Quebec jurist Richard Wagner named next Supreme Court chief justice

Quebec jurist Richard Wagner has been named the next chief justice of the Supreme Court of Canada.

Successor to Beverley McLachlin praised for wisdom, integrity and 'collegial spirit'

Quebec jurist Richard Wagner has been named the next chief justice of the Supreme Court of Canada. (Adrian Wyld/Canadian Press)

Quebec jurist Richard Wagner has been named the next chief justice of the Supreme Court of Canada.

At age 60, Wagner is the senior Quebec judge on the bench. He was nominated to the high court in 2012 by former prime minister Stephen Harper.

Before his judicial appointment, he had a commercial litigation practice focusing on real estate and professional liability insurance. Wagner is the middle son of former Quebec provincial Liberal cabinet minister and one-time federal Progressive Conservative leadership candidate Claude Wagner.

Wagner will take the oath of office on Dec. 18.

Speaking to reporters in Ottawa about the appointment Tuesday morning, Justice Minister Jody Wilson-Raybould praised his credentials as a bilingual, experienced practising lawyer and judge. 

"With all of that experience, his commitment to legal education, to be involved in work internationally, he has the integrity, the wisdom and the collegial spirit and co-operation that a chief justice of the Supreme Court of Canada needs," she said.

Wilson-Raybould discusses new Chief Justice

5 years ago
Duration 0:54
Justice Minister Jody Wilson-Raybould talks about the the next Chief Justice of Canada, Justice Richard Wagner of Quebec, who was appointed to the Supreme Court of Canada in 2012.

Wagner replaces Beverley McLachlin, who retires on Friday after 17 years in the post and 28 years on the high court.

'Distinguished jurist'

"I congratulate Justice Wagner on his appointment to this important and challenging role," McLachlin said in a statement. "Justice Wagner is a distinguished jurist and a person of deep integrity. I am confident he will lead the court with wisdom and skill."

Last month, Prime Minister Justin Trudeau nominated Alberta-based judge Sheilah Martin to fill the western vacancy left by McLachlin's retirement.

In a statement announcing Wagner's appointment today, Trudeau said he has "utmost confidence" in his ability to lead the highest court in Canada, which has a long history of independence and excellence.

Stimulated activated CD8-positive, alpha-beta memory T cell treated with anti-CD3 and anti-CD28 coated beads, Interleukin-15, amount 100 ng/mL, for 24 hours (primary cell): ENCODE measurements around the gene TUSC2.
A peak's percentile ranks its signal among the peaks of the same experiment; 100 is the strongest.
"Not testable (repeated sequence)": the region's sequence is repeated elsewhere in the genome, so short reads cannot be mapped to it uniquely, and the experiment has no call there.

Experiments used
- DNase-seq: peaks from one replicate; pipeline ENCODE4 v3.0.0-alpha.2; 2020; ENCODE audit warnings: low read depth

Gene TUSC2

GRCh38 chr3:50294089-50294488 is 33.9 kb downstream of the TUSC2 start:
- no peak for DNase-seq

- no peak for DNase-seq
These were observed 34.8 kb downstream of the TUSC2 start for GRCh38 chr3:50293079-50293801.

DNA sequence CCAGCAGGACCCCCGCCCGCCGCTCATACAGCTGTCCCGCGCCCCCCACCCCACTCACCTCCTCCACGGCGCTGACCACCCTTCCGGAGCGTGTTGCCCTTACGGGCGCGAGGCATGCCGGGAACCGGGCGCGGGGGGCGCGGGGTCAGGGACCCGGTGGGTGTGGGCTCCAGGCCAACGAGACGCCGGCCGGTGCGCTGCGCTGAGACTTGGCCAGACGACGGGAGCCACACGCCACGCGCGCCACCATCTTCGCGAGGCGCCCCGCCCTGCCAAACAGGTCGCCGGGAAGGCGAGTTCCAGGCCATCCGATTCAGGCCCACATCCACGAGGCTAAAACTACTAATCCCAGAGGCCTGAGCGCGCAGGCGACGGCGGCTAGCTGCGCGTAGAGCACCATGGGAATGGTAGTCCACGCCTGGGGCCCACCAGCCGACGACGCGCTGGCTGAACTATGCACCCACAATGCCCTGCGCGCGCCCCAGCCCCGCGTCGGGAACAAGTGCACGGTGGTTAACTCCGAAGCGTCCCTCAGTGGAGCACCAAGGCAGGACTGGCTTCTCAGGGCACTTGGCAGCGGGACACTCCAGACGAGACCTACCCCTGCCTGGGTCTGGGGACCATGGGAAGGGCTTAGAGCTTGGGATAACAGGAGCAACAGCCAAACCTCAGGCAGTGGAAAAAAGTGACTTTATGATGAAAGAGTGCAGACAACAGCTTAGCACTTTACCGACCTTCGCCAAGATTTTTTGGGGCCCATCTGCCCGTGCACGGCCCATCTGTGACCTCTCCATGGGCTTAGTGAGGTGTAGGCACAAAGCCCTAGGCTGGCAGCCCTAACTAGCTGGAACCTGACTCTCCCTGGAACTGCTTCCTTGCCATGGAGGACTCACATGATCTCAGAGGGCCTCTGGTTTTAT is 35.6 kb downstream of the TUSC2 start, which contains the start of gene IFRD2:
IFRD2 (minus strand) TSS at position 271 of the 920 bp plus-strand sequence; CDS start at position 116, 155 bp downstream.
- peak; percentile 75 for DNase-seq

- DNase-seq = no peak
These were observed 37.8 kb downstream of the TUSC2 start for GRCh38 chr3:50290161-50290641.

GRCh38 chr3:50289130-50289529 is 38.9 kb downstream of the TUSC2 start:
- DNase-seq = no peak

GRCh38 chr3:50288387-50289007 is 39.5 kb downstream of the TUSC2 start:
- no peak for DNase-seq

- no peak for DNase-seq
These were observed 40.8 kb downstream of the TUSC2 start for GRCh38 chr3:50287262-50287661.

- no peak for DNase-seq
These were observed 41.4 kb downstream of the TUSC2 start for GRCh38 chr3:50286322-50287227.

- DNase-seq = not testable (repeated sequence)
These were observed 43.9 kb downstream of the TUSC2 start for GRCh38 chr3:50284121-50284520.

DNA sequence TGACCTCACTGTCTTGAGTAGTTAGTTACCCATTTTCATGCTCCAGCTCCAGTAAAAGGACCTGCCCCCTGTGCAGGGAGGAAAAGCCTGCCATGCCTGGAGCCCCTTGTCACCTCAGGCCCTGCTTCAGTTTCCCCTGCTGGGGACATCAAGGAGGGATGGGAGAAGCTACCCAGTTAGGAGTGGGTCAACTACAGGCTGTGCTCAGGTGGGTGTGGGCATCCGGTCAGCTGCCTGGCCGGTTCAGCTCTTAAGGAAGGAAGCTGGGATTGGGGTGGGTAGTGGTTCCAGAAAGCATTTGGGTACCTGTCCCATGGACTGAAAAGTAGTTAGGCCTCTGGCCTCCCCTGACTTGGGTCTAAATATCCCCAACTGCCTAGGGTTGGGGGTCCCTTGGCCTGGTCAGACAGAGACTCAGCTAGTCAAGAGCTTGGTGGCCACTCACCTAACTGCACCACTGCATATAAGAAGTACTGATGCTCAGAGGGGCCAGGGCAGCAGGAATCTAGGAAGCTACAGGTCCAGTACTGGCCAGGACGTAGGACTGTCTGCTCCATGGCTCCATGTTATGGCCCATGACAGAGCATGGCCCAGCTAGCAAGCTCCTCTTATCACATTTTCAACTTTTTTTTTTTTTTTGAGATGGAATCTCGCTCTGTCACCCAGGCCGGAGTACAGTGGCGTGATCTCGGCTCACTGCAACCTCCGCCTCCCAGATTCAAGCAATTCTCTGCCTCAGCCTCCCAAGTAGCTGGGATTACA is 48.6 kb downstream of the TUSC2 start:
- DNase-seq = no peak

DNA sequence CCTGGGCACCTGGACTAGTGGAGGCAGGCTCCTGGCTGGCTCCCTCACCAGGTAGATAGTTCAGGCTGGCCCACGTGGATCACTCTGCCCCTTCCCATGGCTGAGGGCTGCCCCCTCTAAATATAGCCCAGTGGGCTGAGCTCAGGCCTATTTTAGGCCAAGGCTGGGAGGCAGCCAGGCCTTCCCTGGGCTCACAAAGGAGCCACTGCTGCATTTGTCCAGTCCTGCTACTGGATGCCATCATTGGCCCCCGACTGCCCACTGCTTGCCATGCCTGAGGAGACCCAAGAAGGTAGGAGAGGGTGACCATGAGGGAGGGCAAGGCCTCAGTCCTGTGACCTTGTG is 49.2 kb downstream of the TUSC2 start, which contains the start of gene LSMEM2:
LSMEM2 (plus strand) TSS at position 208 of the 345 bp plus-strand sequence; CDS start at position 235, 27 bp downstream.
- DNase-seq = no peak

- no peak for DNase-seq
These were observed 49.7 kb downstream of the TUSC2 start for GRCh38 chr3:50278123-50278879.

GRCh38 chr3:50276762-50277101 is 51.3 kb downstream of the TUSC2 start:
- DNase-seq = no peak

"The judiciary, the legal profession, and all Canadians will be well served by his dedication to upholding the laws and Constitution upon which this country is founded," he said.

'Consensus building and stability'

There has been a tradition of alternating between jurists trained in common law and those under Quebec's civil law, though there have been exceptions in past.

Wilson-Raybould said that was a factor the prime minister considered, along with Wagner's "flawless bilingualism" and his abilities to play a leadership role to the nine-member court.

"Although there was lots of speculation about who was in the running, I think Wagner will be a fine chief justice," said Carissima Mathen, a law professor at the University of Ottawa 

"As the senior Quebec judge, he is in some ways a safe choice, but he has demonstrated a willingness to be quite direct and outspoken in his speeches. I think his tenure could prove to be very interesting."

Justice Rosalie Abella was also thought to be a possible pick for chief justice, but at 71, Abella is just 3½ years short of the mandatory retirement age.

"In an era of increasing complexity in the law, he will be a voice of consensus building and stability on Canada's highest court," Eugene Meehan, a former legal executive officer with the Supreme Court, said of Wagner.

During a vetting session with MPs when he was nominated to the high court, Wagner displayed a sense of humour along with a keen sense of the critical importance of an independent judiciary, noting that "sustainability of our democracy and the respect of its fundamental values — including freedom of expression — was largely due to the impartiality of the judiciary, of its independence, and especially of its credibility."

Last year, the Liberal government brought in a new Supreme Court appointment process to encourage more openness, transparency and diversity, which also requires high court justices to be functionally bilingual.

Supreme Court Chief Justice Beverley McLachlin received a standing ovation Thursday after hearing arguments on the New Brunswick cross-border beer case of Gerard Comeau. (CBC)


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